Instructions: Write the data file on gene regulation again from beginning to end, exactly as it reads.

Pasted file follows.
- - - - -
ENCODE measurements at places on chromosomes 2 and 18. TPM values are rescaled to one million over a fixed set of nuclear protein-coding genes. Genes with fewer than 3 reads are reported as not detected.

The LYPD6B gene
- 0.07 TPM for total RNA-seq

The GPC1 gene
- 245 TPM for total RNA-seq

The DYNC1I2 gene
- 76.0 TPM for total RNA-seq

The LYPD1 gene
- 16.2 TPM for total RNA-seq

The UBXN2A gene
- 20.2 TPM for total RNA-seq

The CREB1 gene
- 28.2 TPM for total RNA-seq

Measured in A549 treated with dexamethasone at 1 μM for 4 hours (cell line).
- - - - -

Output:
ENCODE measurements at places on chromosomes 2 and 18. TPM values are rescaled to one million over a fixed set of nuclear protein-coding genes. Genes with fewer than 3 reads are reported as not detected.

The LYPD6B gene
- 0.07 TPM for total RNA-seq

The GPC1 gene
- 245 TPM for total RNA-seq

The DYNC1I2 gene
- 76.0 TPM for total RNA-seq

The LYPD1 gene
- 16.2 TPM for total RNA-seq

The UBXN2A gene
- 20.2 TPM for total RNA-seq

The CREB1 gene
- 28.2 TPM for total RNA-seq

Measured in A549 treated with dexamethasone at 1 μM for 4 hours (cell line).